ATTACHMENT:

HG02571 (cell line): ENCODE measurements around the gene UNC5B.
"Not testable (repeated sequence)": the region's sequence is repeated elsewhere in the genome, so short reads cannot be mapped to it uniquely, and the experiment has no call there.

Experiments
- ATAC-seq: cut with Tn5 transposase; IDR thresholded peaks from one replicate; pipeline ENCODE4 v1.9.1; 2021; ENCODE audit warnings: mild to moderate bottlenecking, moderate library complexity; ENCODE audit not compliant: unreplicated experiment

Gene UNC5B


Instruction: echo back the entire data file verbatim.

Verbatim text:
HG02571 (cell line): ENCODE measurements around the gene UNC5B.
"Not testable (repeated sequence)": the region's sequence is repeated elsewhere in the genome, so short reads cannot be mapped to it uniquely, and the experiment has no call there.

Experiments
- ATAC-seq: cut with Tn5 transposase; IDR thresholded peaks from one replicate; pipeline ENCODE4 v1.9.1; 2021; ENCODE audit warnings: mild to moderate bottlenecking, moderate library complexity; ENCODE audit not compliant: unreplicated experiment

Gene UNC5B